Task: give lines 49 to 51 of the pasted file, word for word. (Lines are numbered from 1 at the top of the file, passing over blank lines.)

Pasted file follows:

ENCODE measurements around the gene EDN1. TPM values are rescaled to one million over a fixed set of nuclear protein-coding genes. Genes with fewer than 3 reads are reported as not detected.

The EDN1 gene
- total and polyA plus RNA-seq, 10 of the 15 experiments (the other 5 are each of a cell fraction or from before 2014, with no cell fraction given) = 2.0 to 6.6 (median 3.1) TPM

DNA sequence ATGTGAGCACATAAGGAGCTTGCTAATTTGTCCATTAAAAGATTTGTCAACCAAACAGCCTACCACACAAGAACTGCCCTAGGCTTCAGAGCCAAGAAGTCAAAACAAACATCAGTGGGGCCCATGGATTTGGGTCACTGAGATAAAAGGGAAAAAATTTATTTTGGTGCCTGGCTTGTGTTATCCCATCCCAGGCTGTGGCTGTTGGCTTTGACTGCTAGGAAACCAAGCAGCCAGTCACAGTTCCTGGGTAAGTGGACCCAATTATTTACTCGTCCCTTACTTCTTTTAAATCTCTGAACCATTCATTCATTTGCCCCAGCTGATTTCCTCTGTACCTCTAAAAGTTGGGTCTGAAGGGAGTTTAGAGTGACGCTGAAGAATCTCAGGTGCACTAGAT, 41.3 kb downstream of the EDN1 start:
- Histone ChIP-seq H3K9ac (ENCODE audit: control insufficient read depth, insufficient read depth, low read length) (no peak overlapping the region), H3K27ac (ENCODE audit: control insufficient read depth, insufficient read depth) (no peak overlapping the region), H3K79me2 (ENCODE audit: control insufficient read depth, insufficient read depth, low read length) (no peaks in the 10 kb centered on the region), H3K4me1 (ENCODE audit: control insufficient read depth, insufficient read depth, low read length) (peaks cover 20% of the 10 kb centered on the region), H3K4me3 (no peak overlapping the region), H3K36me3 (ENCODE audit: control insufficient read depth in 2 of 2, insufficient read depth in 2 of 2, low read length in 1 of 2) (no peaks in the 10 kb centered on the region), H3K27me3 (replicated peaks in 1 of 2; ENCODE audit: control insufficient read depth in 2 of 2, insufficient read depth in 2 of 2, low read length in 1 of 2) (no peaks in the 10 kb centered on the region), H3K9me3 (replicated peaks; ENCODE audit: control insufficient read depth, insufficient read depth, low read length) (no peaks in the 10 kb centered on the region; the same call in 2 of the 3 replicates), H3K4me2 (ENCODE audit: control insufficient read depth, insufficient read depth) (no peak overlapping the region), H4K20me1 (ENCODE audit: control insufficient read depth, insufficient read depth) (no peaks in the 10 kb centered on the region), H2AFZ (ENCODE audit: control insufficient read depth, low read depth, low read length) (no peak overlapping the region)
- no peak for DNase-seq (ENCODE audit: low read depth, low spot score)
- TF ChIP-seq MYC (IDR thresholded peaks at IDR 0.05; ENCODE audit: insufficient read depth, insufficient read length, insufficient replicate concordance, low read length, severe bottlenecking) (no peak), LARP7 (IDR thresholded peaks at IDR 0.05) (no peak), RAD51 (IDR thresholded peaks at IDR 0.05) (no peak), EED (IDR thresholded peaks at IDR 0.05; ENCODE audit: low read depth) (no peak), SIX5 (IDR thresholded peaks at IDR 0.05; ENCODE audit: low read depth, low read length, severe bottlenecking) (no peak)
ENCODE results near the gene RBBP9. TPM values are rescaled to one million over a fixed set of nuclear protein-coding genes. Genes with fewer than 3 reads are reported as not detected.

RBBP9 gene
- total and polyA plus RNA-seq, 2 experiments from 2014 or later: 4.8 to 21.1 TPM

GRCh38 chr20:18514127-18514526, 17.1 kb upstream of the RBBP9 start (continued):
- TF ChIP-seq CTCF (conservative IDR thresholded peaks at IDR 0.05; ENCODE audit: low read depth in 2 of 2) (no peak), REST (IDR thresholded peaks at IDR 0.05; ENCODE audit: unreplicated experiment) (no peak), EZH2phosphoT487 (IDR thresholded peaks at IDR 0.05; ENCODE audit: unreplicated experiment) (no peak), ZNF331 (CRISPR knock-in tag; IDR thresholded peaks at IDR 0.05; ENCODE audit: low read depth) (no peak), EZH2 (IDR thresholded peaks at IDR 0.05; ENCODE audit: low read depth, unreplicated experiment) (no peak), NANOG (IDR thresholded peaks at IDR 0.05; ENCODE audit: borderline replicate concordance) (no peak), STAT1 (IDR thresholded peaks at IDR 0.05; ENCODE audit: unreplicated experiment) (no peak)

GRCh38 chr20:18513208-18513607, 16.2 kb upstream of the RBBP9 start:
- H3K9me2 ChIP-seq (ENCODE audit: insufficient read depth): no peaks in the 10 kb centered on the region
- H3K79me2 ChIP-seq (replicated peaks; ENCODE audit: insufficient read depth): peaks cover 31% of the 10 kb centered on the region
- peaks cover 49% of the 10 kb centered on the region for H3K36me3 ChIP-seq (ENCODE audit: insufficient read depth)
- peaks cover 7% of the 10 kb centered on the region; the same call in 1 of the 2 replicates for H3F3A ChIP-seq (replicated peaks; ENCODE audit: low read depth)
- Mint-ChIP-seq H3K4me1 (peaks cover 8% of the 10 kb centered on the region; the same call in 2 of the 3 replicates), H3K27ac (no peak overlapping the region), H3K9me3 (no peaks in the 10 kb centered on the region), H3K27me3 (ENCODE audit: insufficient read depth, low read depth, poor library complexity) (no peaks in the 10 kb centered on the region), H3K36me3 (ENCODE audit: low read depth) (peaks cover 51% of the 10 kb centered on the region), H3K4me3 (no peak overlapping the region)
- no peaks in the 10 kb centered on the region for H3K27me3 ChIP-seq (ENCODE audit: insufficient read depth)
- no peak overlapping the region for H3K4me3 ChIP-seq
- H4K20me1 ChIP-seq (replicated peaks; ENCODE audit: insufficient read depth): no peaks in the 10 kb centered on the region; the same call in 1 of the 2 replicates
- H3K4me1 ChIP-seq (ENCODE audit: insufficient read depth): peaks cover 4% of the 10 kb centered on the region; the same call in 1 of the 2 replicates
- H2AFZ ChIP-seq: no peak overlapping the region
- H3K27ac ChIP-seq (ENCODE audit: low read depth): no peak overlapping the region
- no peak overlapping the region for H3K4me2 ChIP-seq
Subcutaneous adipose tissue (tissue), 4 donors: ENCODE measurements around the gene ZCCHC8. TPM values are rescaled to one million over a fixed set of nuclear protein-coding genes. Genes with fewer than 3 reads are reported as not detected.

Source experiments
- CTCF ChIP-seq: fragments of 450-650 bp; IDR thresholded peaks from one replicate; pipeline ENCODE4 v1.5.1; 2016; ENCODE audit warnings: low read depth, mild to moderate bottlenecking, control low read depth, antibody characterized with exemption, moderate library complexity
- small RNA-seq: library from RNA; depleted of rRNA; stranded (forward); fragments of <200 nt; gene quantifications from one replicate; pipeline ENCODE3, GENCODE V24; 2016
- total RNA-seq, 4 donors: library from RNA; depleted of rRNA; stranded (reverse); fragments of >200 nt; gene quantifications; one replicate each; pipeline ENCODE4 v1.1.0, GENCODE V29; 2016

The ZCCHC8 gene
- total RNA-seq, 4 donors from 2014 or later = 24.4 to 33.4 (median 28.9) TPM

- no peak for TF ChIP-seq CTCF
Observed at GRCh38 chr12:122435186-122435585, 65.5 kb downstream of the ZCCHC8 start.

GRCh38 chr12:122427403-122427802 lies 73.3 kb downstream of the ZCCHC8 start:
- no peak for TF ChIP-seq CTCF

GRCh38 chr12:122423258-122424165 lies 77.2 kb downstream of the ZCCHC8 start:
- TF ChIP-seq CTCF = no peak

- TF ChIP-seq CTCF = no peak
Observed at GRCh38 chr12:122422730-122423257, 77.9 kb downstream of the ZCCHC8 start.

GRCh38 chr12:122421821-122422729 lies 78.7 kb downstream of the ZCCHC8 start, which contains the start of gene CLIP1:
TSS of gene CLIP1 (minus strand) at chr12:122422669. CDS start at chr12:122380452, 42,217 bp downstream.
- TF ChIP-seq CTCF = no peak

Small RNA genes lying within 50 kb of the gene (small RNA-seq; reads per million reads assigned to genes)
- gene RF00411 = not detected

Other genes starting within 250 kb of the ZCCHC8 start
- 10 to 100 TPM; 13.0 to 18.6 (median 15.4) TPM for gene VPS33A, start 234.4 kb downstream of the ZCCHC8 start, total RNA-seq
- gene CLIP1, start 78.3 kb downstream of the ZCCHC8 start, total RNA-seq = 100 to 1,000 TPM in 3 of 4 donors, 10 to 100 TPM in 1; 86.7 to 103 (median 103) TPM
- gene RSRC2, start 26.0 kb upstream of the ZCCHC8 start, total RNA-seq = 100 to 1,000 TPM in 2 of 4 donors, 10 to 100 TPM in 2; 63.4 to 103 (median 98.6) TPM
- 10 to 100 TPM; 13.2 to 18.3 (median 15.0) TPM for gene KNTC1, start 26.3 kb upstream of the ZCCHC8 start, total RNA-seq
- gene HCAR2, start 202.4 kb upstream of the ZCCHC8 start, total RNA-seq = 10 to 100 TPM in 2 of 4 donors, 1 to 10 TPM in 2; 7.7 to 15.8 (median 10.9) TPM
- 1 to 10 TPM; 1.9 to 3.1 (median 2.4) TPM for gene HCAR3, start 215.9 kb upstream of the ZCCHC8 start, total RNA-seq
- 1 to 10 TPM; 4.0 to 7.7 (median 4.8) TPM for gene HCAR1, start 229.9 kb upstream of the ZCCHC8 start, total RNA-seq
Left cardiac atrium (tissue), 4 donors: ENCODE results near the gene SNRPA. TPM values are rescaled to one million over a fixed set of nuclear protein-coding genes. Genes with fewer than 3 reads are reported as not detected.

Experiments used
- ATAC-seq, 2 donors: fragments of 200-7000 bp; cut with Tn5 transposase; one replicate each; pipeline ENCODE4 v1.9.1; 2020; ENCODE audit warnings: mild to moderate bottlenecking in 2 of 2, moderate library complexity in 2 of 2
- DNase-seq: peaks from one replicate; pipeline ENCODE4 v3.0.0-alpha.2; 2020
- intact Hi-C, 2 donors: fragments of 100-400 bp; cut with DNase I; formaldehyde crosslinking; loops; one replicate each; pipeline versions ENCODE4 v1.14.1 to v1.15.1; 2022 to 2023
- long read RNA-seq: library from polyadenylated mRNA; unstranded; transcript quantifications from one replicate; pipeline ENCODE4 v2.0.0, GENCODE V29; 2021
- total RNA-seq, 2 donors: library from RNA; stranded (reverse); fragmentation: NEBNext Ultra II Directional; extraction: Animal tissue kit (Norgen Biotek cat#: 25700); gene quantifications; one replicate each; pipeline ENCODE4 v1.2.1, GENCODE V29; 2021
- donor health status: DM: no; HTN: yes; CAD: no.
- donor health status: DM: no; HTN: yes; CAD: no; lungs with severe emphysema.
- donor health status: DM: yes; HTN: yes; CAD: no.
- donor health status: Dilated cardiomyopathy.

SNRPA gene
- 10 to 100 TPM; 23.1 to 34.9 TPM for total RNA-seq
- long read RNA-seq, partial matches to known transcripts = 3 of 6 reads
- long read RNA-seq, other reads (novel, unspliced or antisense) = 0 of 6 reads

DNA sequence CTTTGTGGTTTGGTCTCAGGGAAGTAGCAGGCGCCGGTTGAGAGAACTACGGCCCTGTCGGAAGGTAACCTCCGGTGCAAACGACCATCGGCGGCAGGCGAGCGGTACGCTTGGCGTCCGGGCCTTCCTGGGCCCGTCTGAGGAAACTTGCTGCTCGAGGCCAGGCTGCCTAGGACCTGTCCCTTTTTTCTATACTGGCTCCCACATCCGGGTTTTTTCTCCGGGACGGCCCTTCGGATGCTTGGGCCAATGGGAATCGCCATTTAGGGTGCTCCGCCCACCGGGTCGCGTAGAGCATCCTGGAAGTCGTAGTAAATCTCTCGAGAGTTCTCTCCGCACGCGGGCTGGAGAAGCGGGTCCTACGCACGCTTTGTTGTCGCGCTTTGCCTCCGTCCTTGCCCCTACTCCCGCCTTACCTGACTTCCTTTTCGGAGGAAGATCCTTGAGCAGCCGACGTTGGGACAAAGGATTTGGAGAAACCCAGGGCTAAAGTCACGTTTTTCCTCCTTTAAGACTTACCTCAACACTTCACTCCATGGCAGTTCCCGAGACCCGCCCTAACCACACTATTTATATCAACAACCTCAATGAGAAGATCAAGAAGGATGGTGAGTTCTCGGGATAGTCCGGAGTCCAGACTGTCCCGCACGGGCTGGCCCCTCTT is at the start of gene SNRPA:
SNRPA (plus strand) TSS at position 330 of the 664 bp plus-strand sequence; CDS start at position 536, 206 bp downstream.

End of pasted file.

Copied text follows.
- gene RSRC2, start 26.0 kb upstream of the ZCCHC8 start, total RNA-seq = 100 to 1,000 TPM in 2 of 4 donors, 10 to 100 TPM in 2; 63.4 to 103 (median 98.6) TPM
- 10 to 100 TPM; 13.2 to 18.3 (median 15.0) TPM for gene KNTC1, start 26.3 kb upstream of the ZCCHC8 start, total RNA-seq
- gene HCAR2, start 202.4 kb upstream of the ZCCHC8 start, total RNA-seq = 10 to 100 TPM in 2 of 4 donors, 1 to 10 TPM in 2; 7.7 to 15.8 (median 10.9) TPM